# Algebraic curve

An algebraic curve is a one-dimensional algebraic variety , so it can be described by a polynomial equation . An important special case are the plane algebraic curves, that is, algebraic curves that run in the affine or projective plane .

Historically, the preoccupation with algebraic curves began in antiquity with the investigation of straight lines and conic sections . In the 17th century they became the subject of analysis within the framework of analytic geometry, and Isaac Newton systematically dealt with cubics. The preoccupation with them reached a high point in the 19th century through the treatment in the context of projective geometry (among others August Ferdinand Möbius , Julius Plücker ). The point in infinity is systematically taken into account. The natural approach is based on the fundamental theorem of algebra over complex numbers, and the classical theory was placed on a new basis through the connection to Riemann surfaces - which are in complex curves - discovered by Bernhard Riemann . In number theory (arithmetic geometry) curves over bodies K other than real and complex numbers and over rings are also considered.

Algebraic curves are among the simplest objects of algebraic geometry , in which they are treated with purely algebraic methods and not with methods of analysis. Higher-dimensional varieties of algebraic geometry are, for example, algebraic surfaces . You can also examine algebraic curves in the context of complex analysis.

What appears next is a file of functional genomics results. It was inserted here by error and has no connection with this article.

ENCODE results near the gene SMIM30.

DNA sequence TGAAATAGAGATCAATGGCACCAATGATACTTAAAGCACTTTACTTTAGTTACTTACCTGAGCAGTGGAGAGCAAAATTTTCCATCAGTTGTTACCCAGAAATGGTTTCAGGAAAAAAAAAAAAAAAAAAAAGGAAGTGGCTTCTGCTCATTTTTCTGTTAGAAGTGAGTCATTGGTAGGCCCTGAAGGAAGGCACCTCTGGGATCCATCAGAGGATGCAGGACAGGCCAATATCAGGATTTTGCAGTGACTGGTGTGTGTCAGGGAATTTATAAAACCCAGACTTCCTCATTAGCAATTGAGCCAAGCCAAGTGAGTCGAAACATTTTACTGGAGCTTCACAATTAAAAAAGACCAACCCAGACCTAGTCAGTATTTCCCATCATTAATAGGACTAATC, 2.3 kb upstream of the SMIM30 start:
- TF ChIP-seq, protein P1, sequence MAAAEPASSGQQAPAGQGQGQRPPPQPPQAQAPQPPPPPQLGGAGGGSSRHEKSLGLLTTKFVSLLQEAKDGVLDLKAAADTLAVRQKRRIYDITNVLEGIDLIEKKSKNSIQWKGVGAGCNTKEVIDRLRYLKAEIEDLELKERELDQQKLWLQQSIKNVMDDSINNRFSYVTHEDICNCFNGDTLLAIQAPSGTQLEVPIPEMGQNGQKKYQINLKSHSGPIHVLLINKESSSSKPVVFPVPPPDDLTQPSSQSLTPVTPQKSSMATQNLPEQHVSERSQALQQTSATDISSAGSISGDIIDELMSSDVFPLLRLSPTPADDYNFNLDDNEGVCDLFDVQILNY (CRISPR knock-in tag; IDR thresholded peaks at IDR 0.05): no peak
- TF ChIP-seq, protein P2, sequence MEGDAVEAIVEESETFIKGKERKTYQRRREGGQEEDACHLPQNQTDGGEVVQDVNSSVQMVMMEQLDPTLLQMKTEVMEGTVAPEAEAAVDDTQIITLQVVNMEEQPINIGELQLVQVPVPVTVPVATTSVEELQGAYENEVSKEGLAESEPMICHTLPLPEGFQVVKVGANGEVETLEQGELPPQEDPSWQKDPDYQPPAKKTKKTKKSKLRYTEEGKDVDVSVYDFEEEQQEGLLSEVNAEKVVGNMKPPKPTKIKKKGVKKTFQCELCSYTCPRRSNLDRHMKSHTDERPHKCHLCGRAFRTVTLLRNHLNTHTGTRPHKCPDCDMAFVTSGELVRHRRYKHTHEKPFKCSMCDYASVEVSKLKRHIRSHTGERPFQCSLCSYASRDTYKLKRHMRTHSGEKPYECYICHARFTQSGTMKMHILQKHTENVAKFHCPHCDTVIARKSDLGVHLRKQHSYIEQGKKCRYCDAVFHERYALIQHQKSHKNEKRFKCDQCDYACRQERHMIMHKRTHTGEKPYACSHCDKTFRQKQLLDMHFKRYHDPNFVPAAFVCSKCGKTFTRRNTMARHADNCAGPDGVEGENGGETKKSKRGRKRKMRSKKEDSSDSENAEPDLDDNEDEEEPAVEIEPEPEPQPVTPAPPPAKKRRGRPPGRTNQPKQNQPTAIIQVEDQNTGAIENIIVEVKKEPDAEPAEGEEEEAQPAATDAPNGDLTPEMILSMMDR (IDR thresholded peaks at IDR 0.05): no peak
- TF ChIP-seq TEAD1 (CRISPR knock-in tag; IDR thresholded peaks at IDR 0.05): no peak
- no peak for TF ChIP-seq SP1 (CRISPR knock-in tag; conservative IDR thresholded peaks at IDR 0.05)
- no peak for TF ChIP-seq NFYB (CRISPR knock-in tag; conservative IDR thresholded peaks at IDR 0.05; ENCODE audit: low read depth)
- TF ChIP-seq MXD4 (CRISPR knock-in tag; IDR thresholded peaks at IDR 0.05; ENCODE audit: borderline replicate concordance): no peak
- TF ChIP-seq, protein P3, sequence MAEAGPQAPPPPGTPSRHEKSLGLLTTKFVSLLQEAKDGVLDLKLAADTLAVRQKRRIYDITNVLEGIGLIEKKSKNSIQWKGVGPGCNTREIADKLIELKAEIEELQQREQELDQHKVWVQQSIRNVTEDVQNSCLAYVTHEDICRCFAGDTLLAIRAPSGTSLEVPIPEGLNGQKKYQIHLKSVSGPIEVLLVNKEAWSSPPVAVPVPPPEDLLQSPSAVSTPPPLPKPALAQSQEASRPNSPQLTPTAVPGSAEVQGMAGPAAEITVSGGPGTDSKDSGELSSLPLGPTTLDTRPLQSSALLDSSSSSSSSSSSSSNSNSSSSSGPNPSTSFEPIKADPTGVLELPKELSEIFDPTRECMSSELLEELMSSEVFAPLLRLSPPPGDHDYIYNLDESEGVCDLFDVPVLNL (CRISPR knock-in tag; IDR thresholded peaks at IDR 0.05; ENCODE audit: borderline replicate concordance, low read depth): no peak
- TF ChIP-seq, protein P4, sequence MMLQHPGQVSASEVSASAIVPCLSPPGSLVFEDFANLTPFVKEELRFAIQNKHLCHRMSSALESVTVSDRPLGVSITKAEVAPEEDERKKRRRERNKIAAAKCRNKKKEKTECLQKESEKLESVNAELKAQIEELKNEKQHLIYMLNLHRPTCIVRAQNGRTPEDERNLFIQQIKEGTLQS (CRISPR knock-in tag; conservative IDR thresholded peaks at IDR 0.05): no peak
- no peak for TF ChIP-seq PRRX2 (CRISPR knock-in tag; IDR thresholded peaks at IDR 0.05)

In the following, the terms used are explained in the simplest case of plane algebraic curves. You can define algebraic curves as intersection curves of algebraic surfaces in more than two dimensions. Their classification in three dimensions according to grade d and gender g was the subject of two large papers on the Steiner Prize in the 1880s by Max Noether and Georges Henri Halphen , the evidence and work of which, however, was still incomplete. The object of the classification is to determine which pairs (d, g) exist. Algebraic curves can always be embedded in the three-dimensional projective space, so that the consideration of two and three spatial dimensions is sufficient.

## Definition and important properties